MIKE WAGONER

MIKE WAGONER

Sgt. Stubby’s reputation as a legendary American war dog was reinforced with the 2018 animated motion picture “Sgt. Stubby: An American Hero.” Film critic Inkoo Kang wrote: “I can’t say that the world needed this movie”...but yet she did.

The family friendly, PG-rated film directed by Richard Lanni was an anchor event in America’s 100-year observance of the end of the World War I.

“The Armistice of 11 November 1918” was signed at Le Francport near Compiègne, ending the fighting in World War I between the Allies and Germany. The rural location, about 60 miles northeast of Paris, was selected intentionally by French Gen. Ferdinand Foch, the Commander-in-Chief of the Allied Armies.

He said he wanted “to shield the meeting from intrusive journalists as well as spare the German delegation any hostile demonstrations by French locals.”

Variety magazine’s film critic Joe Leydon saluted Sgt. Stubby as “an improbably plucky canine on the battlefields of World War I.”

Stubby was a scruffy and homeless mixed-breed terrier who was taken in by Army soldiers training on the grounds of Yale University in New Haven, Conn., in 1917. They smuggled the little dog aboard ship to become part of the “fighting force” in France.

Leydon cited Sgt. Stubby’s valor in a “thrilling sequence that has Stubby racing about to alert French civilians, as a cloud of mustard gas wafts into their village.”

“The celebrated mutt became the most decorated war dog in U.S. military history,” Leydon claimed.

Sgt. Stubby from World War I is one of three war dogs that became subjects of sculptor Susan Bahary of Sausilito, Calif.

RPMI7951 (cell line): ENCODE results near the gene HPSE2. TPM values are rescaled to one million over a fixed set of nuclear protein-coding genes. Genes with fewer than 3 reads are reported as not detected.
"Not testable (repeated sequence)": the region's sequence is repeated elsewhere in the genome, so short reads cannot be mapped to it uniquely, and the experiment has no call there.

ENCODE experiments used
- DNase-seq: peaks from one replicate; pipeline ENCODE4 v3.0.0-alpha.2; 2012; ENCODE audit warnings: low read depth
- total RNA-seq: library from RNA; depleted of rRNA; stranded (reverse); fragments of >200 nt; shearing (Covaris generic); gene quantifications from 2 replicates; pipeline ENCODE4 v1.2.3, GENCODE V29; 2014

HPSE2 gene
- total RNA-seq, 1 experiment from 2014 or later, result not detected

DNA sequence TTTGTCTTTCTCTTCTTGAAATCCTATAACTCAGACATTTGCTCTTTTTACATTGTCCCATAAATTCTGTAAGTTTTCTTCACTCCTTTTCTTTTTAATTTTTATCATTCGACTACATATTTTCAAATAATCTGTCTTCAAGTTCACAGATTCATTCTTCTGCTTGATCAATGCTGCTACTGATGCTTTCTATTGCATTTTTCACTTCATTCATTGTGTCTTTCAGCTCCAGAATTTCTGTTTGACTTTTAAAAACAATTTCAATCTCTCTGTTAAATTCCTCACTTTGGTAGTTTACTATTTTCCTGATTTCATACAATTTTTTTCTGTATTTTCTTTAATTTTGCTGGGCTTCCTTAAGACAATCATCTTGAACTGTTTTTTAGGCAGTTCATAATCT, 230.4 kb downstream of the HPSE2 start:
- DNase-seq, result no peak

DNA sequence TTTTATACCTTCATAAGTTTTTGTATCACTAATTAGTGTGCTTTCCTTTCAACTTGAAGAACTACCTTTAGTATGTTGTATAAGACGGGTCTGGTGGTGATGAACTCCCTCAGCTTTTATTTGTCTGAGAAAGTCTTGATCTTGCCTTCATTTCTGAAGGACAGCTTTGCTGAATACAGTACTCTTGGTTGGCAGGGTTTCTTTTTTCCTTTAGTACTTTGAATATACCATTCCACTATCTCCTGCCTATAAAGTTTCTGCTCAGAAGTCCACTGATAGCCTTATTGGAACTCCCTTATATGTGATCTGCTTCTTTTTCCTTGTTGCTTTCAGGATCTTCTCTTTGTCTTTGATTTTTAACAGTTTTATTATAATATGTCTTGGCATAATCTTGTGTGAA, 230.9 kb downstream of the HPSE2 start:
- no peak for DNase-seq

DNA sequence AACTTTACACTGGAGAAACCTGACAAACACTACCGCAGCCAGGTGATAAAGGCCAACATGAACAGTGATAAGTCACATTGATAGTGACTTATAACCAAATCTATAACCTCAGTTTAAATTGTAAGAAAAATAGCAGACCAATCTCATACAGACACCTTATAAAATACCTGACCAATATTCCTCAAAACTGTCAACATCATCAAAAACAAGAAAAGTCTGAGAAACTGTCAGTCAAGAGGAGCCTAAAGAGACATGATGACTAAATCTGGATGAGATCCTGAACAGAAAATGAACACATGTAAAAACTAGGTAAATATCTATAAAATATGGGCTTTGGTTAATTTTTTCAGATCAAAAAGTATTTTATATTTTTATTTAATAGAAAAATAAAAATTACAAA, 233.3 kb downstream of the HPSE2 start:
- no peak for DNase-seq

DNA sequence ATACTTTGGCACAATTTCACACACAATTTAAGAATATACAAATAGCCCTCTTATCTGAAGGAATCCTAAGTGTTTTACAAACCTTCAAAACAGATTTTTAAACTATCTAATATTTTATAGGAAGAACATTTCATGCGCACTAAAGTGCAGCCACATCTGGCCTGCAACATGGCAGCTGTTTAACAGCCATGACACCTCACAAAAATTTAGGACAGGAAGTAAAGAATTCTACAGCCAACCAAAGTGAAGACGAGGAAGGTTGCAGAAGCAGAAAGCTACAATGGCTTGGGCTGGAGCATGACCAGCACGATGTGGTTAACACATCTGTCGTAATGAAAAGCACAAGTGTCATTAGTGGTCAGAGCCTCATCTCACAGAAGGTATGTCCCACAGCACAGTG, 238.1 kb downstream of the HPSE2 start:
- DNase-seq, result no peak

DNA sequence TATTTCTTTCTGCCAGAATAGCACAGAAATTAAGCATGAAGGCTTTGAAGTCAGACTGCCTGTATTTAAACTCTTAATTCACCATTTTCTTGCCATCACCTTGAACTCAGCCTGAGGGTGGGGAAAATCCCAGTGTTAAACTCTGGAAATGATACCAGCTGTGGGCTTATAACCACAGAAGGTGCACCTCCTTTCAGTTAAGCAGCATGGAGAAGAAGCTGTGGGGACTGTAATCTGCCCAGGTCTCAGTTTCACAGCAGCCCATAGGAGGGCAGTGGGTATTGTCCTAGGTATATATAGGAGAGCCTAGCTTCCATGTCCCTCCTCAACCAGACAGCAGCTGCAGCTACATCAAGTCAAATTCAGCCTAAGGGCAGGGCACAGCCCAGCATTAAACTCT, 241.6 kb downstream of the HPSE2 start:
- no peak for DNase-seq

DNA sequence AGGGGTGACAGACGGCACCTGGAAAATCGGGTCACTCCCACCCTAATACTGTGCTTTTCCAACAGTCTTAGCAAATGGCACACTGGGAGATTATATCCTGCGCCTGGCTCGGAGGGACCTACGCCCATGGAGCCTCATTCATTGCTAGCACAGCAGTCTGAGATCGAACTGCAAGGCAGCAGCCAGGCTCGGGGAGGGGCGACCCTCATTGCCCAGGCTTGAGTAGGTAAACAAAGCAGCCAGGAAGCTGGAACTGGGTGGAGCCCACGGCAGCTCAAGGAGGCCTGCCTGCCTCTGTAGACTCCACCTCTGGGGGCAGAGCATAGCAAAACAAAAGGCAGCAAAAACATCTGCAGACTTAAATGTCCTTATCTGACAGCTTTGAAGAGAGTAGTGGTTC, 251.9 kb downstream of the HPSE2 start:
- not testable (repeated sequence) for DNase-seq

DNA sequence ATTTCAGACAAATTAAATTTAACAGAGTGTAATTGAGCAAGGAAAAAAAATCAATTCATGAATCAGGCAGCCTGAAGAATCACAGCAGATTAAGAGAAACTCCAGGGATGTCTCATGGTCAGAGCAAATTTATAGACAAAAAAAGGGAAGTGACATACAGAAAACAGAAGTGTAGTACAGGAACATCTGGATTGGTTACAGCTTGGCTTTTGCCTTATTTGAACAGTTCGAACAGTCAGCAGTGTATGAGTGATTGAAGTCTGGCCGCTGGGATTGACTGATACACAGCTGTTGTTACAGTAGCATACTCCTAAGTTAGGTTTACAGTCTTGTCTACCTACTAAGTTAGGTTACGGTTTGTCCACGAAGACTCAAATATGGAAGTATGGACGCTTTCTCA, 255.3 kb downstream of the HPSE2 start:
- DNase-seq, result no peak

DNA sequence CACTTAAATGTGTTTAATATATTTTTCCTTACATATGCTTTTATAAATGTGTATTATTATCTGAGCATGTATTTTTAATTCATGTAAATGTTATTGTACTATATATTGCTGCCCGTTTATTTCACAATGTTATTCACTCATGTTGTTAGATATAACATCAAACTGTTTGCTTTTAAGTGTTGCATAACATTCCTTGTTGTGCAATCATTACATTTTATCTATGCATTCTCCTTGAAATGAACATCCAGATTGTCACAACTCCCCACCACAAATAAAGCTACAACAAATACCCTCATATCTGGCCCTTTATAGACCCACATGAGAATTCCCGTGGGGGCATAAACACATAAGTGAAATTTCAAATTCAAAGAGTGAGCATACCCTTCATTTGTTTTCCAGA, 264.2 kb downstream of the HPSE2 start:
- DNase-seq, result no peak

The other two are heroes from World War II who served in the Pacific theater.

One was Cappy, a Doberman pinscher. He served in the Marine Corps in 1944, a proud and noble member of the famed “Devil Dog” platoons that were sent in to retake Guam from Japanese forces.

Cappy reportedly saved the lives of 250 Marines when he warned them that a massive Japanese force (as many as 5,000 soldiers) was approaching their encampment. Cappy was fatally injured in the ensuing mortar attack, one of the first war dogs to be killed in action on Guam.

Bahary was chosen to create a memorial at the Marine Corps War Dog Cemetery at Naval Base Guam, which was dedicated on July 21, 1994, the 50th anniversary of the battle.

Her bronze sculpture atop the memorial depicts Cappy. It is entitled “Always Faithful,” in reverent reference to the Marine Corps motto, “Semper Fidelis.” It honors 25 Marine war dogs that gave their lives liberating Guam in 1944.

The other World War II dog that Bahary was asked to sculpt was Smoky, a tiny Yorkshire terrier. She was rescued in 1944 by American Army soldiers on New Guinea.

Smoky was found abandoned in a foxhole deep within the jungle. She was trained as an “infrastructure specialist,” transporting a communications cable under an air strip through a drain pipe. This act saved days of labor and safeguarded 40 U.S. warplanes.

The bronze Smoky statue was unveiled in Cleveland, Ohio, on Veterans Day in 2005. Smoky is sitting in a GI helmet, on a granite base. Indeed, she was a petite but mighty Yorkie – measuring 7 inches in length and weighing a scant 4 pounds.

She was dubbed “Smoky, the Yorkie Doodle Dandy.”

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